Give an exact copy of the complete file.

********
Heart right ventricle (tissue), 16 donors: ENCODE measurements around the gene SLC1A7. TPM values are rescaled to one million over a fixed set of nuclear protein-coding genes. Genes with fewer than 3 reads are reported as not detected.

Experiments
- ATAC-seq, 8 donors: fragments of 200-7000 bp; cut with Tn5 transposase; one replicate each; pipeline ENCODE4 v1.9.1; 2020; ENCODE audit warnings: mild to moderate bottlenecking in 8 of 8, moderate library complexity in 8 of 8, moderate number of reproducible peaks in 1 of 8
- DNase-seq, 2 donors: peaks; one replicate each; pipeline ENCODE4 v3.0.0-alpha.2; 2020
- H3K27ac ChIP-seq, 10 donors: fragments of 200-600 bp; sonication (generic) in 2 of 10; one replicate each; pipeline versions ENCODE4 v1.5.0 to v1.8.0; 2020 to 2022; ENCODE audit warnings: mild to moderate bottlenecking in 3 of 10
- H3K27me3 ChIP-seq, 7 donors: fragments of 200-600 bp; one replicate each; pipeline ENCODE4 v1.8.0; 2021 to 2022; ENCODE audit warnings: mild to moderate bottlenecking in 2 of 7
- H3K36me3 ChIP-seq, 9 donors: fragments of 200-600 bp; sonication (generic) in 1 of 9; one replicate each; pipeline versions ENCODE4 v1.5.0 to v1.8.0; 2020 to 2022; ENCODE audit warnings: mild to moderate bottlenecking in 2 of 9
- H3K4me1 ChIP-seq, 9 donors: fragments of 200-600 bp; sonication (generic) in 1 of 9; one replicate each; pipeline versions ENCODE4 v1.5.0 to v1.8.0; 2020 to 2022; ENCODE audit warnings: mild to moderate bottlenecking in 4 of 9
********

Heart right ventricle (tissue), 16 donors: ENCODE measurements around the gene SLC1A7. TPM values are rescaled to one million over a fixed set of nuclear protein-coding genes. Genes with fewer than 3 reads are reported as not detected.

Experiments
- ATAC-seq, 8 donors: fragments of 200-7000 bp; cut with Tn5 transposase; one replicate each; pipeline ENCODE4 v1.9.1; 2020; ENCODE audit warnings: mild to moderate bottlenecking in 8 of 8, moderate library complexity in 8 of 8, moderate number of reproducible peaks in 1 of 8
- DNase-seq, 2 donors: peaks; one replicate each; pipeline ENCODE4 v3.0.0-alpha.2; 2020
- H3K27ac ChIP-seq, 10 donors: fragments of 200-600 bp; sonication (generic) in 2 of 10; one replicate each; pipeline versions ENCODE4 v1.5.0 to v1.8.0; 2020 to 2022; ENCODE audit warnings: mild to moderate bottlenecking in 3 of 10
- H3K27me3 ChIP-seq, 7 donors: fragments of 200-600 bp; one replicate each; pipeline ENCODE4 v1.8.0; 2021 to 2022; ENCODE audit warnings: mild to moderate bottlenecking in 2 of 7
- H3K36me3 ChIP-seq, 9 donors: fragments of 200-600 bp; sonication (generic) in 1 of 9; one replicate each; pipeline versions ENCODE4 v1.5.0 to v1.8.0; 2020 to 2022; ENCODE audit warnings: mild to moderate bottlenecking in 2 of 9
- H3K4me1 ChIP-seq, 9 donors: fragments of 200-600 bp; sonication (generic) in 1 of 9; one replicate each; pipeline versions ENCODE4 v1.5.0 to v1.8.0; 2020 to 2022; ENCODE audit warnings: mild to moderate bottlenecking in 4 of 9